Your Donations in Action: Andrei S. Purysko, MD

Using radiogenomics of MRI to identify visible and invisible prostate cancers


Prostate cancer (PCa) is the most common cancer and the second leading cause of cancer deaths in American men. Multiparametric MRI (mp-MRI) is increasingly used to aid in PCa detection and risk stratification. To fully understand the significance of the mp-MRI phenotypes of PCa, including of those not distinctly seen, it is necessary to evaluate their risk for progression and metastases based not only on traditional histologic features that have been associated with aggressive disease, but also on the expression of genes that carry potential for aggressiveness.

In his 2017 Philips/RSNA Research Seed Grant, “Radiogenomics of Multiparametric Magnetic Resonance Imaging Visible and Invisible Prostate Cancers,” Andrei S. Purysko, MD, Cleveland Clinic and Case Western Reserve University School of Medicine, both in Cleveland, used machine learning (ML) approaches to demonstrate that MRI signatures of prostate cancer can determine tumor aggressiveness based on their correlation with a panel of genes that predicts the risk of metastases and cancer-related mortality independent of their clinicopathologic features.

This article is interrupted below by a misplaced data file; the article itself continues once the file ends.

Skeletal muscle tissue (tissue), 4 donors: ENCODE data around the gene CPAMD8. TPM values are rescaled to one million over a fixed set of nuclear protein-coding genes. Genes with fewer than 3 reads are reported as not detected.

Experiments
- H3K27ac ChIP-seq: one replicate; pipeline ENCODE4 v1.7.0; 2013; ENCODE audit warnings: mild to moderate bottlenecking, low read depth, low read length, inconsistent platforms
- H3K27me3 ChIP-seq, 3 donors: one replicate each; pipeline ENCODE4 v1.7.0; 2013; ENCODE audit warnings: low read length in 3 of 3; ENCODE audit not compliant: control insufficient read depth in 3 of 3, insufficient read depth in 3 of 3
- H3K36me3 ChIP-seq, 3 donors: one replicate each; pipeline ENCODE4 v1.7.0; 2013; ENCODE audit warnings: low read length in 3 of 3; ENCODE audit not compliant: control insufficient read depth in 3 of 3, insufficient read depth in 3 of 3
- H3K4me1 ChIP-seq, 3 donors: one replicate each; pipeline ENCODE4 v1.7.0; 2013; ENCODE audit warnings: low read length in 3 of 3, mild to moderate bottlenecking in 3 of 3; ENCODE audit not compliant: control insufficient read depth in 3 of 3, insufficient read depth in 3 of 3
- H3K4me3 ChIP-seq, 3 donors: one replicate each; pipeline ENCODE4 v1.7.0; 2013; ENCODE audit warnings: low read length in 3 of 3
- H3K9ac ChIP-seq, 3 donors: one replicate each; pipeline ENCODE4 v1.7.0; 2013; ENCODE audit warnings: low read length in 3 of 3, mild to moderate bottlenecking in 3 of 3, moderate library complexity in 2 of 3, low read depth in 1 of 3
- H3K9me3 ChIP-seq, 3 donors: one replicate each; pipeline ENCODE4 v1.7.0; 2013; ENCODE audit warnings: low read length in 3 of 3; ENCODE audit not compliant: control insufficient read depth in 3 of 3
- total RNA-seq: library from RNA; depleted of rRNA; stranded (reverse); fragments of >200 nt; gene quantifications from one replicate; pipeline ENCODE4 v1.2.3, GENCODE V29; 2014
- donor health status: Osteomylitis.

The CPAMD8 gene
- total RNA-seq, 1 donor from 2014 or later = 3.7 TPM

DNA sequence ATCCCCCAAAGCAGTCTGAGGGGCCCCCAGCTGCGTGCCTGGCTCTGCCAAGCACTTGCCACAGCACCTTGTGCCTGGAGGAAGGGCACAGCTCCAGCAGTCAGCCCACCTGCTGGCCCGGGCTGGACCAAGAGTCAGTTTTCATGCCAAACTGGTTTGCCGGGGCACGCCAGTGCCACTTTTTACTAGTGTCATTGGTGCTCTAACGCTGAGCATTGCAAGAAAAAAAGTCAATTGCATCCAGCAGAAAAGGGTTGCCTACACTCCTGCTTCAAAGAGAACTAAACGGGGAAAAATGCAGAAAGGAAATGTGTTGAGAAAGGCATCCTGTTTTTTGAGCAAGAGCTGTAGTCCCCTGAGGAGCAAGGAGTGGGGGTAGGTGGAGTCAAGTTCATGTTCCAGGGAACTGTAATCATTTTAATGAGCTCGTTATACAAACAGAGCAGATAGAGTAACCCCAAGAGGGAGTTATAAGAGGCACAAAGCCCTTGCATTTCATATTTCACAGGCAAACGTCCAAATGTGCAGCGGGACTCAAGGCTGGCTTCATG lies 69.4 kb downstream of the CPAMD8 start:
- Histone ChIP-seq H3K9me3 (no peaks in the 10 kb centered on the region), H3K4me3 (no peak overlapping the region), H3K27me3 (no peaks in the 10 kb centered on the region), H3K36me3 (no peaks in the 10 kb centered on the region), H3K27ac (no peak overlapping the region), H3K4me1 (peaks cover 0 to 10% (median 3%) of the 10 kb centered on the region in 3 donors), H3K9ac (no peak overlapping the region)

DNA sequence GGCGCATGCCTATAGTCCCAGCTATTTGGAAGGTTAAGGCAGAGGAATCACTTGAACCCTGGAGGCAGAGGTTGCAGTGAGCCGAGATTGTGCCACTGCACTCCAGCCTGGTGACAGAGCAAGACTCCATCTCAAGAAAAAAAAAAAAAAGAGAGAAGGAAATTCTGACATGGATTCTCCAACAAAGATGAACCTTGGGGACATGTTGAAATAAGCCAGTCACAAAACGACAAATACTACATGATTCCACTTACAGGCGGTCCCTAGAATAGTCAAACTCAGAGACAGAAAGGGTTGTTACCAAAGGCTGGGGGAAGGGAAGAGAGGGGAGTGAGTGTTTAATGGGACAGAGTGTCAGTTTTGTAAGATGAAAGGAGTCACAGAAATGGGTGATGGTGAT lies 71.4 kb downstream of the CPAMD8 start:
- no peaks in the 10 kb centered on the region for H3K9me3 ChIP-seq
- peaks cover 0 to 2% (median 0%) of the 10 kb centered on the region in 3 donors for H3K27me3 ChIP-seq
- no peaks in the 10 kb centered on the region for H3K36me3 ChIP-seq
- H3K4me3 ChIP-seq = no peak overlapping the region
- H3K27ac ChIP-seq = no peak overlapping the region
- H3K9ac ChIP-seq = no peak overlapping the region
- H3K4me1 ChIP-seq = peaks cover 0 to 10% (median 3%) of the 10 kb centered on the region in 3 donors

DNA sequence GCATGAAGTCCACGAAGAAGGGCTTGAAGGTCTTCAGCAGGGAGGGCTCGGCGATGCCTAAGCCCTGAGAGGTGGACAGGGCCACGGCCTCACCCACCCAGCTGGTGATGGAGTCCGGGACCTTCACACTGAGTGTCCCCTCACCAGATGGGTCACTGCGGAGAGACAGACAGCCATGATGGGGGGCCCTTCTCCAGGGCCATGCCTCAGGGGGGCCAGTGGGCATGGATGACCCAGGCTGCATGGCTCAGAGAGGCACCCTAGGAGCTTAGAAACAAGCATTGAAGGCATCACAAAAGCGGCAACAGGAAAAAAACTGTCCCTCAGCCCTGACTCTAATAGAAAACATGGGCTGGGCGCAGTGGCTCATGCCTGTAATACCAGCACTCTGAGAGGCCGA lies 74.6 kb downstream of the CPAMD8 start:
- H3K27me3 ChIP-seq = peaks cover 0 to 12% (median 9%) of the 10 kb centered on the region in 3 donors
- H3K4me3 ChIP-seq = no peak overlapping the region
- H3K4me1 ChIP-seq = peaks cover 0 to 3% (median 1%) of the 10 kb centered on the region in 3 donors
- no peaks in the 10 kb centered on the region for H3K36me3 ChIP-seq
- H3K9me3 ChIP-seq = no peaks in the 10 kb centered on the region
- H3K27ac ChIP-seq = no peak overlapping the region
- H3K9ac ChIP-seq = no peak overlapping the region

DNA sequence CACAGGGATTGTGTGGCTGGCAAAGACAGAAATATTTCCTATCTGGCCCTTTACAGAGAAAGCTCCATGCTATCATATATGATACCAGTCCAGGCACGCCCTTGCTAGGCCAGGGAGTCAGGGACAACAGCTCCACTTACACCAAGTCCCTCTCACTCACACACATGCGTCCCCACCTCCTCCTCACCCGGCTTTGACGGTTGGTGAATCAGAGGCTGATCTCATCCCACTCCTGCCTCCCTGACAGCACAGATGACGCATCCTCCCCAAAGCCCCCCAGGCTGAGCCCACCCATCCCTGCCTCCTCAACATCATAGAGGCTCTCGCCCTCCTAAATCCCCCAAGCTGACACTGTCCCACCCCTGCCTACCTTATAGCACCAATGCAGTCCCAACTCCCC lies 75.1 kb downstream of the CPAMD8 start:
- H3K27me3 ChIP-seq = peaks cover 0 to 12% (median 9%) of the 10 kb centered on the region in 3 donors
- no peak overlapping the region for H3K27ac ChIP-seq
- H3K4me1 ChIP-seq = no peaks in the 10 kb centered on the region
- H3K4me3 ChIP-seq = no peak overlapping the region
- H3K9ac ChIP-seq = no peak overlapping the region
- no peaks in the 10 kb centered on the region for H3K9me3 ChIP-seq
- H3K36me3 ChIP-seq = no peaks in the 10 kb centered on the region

Dr. Purysko and his team identified computer-extracted quantitative mp-MRI features of mp-MRI-visible and mp-MRIinvisible tumors that distinguish among low- and high-risk tumors, with risk defined on the basis of a validated gene expression assay (Decipher® Prostate Cancer Classifier, GenomeDX Biosciences) performed on radical prostatectomy (RP) specimens that evaluates the probability of metastases and PCa-related mortality within five- and 10-years after RP, respectively. Randomized cross-validation methods were employed to evaluate the ability of the ML approaches to identify image-derived signatures for lowand high-risk tumors.

“This novel approach will allow mp-MRI to be used as a personalized risk stratification method and may in turn improve treatment selection and reduce the number of unnecessary treatments,” Dr. Purysko said.

Watch Dr. Purysko discuss his study and how the R&E Research Foundation grant assisted with his research.